from the National Disability Institute
Nearly 1 in 3 individuals with disabilities lives in poverty, and even worse, the disability-poverty rate is twice the rate of that for individuals without disabilities.
Families of a child with a significant disability also report higher rates of poverty because of health care and therapy expenses, as well as having the ability to work a flexible job that allows them to also care for that child. They are also are much more likely to experience material hardships like food insecurity; inability to pay rent, mortgage, and utilities; or not being able to get needed medical care.
A disability can cause poverty: it can lead to challenges like job loss & reduced earnings, barriers to education& skills development and significant additional expenses.
A disability is also a consequence of poverty: It can limit access to health care & preventive services, and increase the likelihood of living and working in an environment that may adversely affect health.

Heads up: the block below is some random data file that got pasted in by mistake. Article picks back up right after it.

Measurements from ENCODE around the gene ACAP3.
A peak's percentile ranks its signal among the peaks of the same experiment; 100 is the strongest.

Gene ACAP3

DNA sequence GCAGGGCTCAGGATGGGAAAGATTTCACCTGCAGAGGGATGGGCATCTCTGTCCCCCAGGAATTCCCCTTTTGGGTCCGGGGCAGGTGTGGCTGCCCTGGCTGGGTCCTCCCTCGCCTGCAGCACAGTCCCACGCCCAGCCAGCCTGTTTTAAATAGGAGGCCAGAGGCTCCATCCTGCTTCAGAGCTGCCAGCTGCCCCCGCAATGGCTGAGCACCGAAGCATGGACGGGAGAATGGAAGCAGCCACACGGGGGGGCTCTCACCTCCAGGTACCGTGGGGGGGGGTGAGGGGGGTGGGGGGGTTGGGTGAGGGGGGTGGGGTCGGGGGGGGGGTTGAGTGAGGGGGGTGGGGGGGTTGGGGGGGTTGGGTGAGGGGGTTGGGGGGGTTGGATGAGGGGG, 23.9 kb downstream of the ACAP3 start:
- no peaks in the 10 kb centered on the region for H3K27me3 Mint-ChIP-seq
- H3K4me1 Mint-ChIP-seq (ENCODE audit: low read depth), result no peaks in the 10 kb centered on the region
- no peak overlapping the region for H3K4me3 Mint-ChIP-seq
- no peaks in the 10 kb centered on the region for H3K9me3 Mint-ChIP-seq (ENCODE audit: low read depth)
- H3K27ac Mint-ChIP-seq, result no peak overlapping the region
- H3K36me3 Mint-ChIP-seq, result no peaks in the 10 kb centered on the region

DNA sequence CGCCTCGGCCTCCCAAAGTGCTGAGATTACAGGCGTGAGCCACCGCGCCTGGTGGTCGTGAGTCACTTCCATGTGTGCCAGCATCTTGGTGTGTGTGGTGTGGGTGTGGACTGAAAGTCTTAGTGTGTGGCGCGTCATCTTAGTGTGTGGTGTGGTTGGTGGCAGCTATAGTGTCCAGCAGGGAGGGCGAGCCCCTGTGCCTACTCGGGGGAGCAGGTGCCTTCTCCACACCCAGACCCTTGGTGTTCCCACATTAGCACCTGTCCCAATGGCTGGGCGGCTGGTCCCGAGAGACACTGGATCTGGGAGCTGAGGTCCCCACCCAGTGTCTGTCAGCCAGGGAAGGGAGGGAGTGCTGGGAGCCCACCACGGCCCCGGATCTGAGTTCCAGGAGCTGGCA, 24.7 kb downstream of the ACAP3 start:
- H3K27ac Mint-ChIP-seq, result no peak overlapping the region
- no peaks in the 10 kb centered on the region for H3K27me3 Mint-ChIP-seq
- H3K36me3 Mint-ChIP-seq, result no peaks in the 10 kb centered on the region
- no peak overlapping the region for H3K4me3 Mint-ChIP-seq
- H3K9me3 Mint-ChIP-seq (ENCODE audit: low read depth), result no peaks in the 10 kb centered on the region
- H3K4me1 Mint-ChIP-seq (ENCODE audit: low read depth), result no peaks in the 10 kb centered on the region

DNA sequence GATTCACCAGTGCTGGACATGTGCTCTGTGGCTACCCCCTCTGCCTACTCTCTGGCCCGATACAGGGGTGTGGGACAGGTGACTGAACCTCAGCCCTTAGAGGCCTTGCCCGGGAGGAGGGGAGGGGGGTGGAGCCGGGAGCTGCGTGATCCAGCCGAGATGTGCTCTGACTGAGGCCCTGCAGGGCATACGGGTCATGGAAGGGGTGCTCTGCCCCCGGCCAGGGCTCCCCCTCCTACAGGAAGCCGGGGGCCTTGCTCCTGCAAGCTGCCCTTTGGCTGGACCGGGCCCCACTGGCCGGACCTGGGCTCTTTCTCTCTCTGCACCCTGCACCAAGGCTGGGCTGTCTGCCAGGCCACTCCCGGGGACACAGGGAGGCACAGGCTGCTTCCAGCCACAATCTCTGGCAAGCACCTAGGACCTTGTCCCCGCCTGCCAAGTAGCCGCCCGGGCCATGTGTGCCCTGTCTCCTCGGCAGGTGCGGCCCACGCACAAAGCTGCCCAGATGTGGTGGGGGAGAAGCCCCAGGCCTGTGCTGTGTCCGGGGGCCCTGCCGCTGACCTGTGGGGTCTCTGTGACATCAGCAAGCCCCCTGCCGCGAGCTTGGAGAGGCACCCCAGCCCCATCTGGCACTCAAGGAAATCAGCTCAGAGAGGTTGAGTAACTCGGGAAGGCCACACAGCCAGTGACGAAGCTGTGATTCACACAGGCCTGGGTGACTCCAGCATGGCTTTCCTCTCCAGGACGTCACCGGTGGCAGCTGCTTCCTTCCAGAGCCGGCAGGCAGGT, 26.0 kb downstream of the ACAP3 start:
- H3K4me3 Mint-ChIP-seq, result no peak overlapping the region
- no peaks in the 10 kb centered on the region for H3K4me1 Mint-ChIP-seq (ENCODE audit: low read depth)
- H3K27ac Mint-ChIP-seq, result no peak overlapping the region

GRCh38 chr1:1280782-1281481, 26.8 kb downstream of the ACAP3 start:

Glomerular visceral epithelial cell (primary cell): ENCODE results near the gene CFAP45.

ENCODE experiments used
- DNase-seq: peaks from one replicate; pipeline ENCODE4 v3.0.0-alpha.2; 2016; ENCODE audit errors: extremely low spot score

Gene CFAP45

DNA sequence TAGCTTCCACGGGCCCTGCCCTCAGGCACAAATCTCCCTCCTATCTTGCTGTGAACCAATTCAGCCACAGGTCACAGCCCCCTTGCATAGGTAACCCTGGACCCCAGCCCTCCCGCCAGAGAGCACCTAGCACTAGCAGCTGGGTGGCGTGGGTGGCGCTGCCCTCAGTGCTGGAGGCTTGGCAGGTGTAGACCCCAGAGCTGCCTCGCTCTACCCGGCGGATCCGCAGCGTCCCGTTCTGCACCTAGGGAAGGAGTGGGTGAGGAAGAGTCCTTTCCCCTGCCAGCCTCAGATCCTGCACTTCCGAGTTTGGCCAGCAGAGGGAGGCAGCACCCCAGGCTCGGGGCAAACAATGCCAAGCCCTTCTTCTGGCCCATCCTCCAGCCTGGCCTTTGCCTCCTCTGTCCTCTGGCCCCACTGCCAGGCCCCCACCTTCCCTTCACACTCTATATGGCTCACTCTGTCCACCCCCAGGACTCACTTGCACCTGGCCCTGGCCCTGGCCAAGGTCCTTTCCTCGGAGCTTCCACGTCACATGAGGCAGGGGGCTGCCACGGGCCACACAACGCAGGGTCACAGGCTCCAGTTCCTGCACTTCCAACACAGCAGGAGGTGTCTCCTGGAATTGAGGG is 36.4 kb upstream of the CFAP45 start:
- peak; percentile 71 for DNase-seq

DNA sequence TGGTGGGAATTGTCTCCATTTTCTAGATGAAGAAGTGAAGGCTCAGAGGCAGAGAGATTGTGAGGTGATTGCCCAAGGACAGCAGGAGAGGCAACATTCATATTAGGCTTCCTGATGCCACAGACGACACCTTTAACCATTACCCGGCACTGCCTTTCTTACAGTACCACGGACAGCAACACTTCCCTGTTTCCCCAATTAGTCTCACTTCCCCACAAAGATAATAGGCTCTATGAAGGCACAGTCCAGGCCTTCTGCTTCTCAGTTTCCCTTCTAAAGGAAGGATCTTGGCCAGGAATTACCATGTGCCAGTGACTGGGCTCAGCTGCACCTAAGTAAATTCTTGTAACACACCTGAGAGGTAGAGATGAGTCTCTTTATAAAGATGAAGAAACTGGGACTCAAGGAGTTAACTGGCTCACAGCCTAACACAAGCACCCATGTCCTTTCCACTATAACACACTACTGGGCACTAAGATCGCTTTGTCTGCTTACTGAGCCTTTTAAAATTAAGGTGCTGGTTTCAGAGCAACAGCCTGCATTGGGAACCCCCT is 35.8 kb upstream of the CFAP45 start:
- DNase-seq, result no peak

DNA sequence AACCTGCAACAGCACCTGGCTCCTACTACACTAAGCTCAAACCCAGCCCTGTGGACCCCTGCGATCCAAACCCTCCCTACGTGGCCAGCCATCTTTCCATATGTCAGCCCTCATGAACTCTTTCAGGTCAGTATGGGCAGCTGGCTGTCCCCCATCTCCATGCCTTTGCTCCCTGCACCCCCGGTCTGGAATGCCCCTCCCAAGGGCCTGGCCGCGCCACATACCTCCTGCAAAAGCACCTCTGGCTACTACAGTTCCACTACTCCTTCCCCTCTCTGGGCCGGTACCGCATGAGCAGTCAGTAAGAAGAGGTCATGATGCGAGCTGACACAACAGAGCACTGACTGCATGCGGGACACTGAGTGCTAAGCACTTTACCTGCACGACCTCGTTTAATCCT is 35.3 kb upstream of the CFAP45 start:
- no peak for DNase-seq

Millions are caught in this endless cycle, but the connection between disability and poverty is rarely discussed. The poverty rate for adults with disabilities was 28.4% in 2013, compared to 12.4% for those without disabilities.
Of course, progress has been made:
- The Americans with Disabilities Act: Prohibits discrimination based on disability and guarantees equal opportunity to participate in American life.
- The Individuals with Disabilities Education Act: Requires that students with disabilities be provided a “free, appropriate public education” like all students.
- The Workforce Innovation and Opportunity Act: Expands access to education & training programs, transition programs for youth from the classroom to adult life, vocational rehabilitation, and more.
However, much work remains. To break the link between poverty and disability, disability must be included as part of the broader antipoverty agenda, not as a separate issue or afterthought.